We are rapidly approaching peak minke whale season! Although minke whales can be seen year-round, they are most frequently spotted along the U.K coastlines bordering the North Sea between April and October. Despite their typically shy behaviour, minke whales are a favourite of whale-watchers to observe due to their specialised feeding behaviours and their ability to make surprising acrobatic leaps from the surface.
“I have studied minke whales for almost a decade and I find them incredibly interesting. Their intricate behavioural repertoire and their curious yet elusive nature, drive me towards understanding more about this overlooked species.”
Dr. Chiara G. Bertulli, Sightings Officer
Minke whales are the most abundant baleen whale globally. In adulthood, they measure between 7.8-9m long on average, and weigh between 5,400-6,800kg. They are the smallest baleen whales found in the Sea Watch study area. In the Northern Hemisphere, there are two described subspecies of minke whale: Balaenoptera acutorostrata scammoni and Balaenoptera acutorostrata acutorostrata. The former is found in the North Pacific, and the latter is found in the North Atlantic. Populations differ in coloration and size, but are generally characterised with a pointed snout, flattened head, and a light chevron on their back.
Minke whales do not typically lift their flukes above the surface when they dive. Their discreet behaviour makes them difficult to spot among the chaotic ocean waves even when they surface to breathe. However, due to their small stature, they can make breathtaking breaches from the surface completely unannounced. In many cases, these acrobatic leaps are a means to feed. Like all baleen whales, minkes feed by lunging into a concentration of schooling fish or krill with their mouths wide open. They then filter out the water, and trap the prey in between their baleen plates.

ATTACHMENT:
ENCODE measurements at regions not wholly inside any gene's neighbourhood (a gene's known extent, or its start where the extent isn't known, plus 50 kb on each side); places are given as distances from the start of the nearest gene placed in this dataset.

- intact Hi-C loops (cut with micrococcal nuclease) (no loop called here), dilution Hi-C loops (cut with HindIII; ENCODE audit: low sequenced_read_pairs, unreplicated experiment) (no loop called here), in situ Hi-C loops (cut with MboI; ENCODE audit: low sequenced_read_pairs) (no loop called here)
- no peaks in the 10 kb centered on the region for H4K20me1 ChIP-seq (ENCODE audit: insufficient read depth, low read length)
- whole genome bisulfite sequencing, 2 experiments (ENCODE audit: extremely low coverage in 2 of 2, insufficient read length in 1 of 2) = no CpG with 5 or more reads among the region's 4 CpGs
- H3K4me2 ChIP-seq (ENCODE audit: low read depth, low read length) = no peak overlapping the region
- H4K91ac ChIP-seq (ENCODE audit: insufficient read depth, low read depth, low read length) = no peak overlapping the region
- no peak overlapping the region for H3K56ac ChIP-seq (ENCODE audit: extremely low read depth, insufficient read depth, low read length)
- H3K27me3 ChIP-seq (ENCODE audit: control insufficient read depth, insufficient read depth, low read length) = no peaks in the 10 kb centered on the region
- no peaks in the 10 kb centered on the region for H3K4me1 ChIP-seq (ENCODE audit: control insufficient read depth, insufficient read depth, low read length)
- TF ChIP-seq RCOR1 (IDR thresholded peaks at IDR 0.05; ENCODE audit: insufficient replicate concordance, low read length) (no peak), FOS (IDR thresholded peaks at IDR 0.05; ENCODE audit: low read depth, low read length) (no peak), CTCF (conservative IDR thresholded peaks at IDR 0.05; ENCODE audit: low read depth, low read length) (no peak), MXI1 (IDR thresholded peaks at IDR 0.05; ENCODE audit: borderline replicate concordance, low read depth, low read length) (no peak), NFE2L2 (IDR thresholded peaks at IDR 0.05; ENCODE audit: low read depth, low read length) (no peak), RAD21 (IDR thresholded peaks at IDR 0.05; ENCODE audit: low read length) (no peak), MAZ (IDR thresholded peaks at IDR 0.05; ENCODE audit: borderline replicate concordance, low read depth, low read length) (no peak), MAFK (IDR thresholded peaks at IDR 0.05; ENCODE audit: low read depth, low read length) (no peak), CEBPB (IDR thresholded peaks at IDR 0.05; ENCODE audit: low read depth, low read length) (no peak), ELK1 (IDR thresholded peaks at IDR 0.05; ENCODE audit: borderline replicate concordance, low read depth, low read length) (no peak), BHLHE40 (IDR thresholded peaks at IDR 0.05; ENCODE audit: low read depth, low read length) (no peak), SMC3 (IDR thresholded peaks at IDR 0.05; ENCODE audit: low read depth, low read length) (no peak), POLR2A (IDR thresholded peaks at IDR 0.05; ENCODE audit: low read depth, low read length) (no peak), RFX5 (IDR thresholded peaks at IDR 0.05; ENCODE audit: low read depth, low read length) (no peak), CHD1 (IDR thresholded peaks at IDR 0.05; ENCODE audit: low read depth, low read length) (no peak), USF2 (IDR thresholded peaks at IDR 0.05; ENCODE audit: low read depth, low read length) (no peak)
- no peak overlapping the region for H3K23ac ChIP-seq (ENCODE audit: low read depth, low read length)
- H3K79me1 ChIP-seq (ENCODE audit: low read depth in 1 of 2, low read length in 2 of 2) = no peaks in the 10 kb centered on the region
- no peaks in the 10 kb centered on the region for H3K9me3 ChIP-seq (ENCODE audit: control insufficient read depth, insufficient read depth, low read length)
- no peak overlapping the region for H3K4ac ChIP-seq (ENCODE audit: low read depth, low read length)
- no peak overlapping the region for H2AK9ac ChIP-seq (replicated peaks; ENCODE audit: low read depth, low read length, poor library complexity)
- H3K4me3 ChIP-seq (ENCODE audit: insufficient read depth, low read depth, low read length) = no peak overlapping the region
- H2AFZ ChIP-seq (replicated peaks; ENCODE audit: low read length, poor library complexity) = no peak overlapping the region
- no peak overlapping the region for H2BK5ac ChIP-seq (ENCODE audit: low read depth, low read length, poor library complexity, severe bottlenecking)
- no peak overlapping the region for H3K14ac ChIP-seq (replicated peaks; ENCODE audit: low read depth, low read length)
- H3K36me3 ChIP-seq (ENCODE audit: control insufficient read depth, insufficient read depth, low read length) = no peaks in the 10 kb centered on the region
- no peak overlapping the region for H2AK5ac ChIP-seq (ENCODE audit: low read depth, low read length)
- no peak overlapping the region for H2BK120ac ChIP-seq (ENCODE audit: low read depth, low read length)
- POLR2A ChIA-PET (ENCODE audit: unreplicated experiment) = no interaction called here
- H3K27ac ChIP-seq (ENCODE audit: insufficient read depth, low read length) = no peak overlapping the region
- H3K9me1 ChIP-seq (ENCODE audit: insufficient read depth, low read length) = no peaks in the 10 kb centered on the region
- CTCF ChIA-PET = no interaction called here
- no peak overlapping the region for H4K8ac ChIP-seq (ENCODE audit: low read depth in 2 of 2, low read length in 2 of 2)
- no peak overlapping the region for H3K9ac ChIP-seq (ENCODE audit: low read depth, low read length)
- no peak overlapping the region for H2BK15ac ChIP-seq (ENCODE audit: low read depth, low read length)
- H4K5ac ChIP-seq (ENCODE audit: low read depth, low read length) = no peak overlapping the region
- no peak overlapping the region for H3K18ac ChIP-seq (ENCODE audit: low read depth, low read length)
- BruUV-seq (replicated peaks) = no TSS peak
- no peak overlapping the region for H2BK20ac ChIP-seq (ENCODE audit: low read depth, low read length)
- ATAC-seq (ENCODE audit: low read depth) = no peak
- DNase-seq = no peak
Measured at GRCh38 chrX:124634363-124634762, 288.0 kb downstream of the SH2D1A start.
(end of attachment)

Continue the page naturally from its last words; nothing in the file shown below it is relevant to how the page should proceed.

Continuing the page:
For easier prey capture, minke whales employ a variety of specialised lunges. Some minkes have been found to take advantage of flocks of birds preying on schools of fish and lunge-feed from below. Minkes have also been documented to make ventral, oblique, lateral, and vertical lunges. In fact, when a study performed by Kot et al. (2014) compared the diversity in feeding tactics of minkes, fin whales, and blue whales, minkes presented the most diverse foraging repertoire. Each individual minke whale has its own unique behaviour profile, and many can be identified by their feeding strategies alone. Researchers suspect that the minke whales’ high site fidelity has resulted in foraging specialisations acquired to better exploit prey according to their density, type, and the topography of their habitat.
While minke whales are currently listed as “least concern,” on the IUCN red list for endangered species, scientific efforts to aid in their conservation have not ceased. Maintaining stable numbers of minke whales is essential for organisms along the entire food web. You can do your part to conserve minke whale populations by reporting sightings to our sightings form! By creating an accurate report of minke whales in our area, we can better understand how environmental factors and human activities influence their populations over time, and facilitate tailored approaches to their conservation.
Sea Watch Volunteer
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